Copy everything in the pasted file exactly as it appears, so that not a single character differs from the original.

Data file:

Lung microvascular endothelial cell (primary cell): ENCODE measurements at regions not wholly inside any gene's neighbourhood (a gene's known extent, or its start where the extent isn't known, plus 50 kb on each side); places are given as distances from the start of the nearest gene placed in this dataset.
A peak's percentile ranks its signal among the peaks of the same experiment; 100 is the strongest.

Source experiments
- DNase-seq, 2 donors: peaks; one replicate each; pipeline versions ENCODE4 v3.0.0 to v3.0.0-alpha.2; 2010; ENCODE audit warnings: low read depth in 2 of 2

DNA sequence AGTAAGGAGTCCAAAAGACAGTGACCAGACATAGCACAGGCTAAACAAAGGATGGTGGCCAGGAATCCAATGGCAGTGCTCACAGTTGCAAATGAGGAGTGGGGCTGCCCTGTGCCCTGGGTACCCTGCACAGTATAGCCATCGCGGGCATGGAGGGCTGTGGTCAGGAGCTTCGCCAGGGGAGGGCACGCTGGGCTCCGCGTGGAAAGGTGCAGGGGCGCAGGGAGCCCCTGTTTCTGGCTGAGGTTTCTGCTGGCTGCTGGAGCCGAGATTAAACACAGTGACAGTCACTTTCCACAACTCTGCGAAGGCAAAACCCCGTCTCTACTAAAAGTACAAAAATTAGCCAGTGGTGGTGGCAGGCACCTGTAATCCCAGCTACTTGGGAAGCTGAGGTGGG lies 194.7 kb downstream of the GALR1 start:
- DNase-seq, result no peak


Lung microvascular endothelial cell (primary cell): ENCODE measurements at regions not wholly inside any gene's neighbourhood (a gene's known extent, or its start where the extent isn't known, plus 50 kb on each side); places are given as distances from the start of the nearest gene placed in this dataset.
A peak's percentile ranks its signal among the peaks of the same experiment; 100 is the strongest.

Source experiments
- DNase-seq, 2 donors: peaks; one replicate each; pipeline versions ENCODE4 v3.0.0 to v3.0.0-alpha.2; 2010; ENCODE audit warnings: low read depth in 2 of 2

DNA sequence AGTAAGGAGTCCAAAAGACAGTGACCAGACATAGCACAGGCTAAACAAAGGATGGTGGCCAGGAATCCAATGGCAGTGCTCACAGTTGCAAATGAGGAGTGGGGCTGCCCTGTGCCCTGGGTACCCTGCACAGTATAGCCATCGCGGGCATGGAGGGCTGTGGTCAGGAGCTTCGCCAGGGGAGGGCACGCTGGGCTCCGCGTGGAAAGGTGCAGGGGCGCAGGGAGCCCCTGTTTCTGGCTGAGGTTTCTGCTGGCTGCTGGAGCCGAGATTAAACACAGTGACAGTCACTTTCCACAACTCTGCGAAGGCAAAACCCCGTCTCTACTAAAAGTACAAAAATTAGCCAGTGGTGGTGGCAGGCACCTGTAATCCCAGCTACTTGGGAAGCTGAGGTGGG lies 194.7 kb downstream of the GALR1 start:
- DNase-seq, result no peak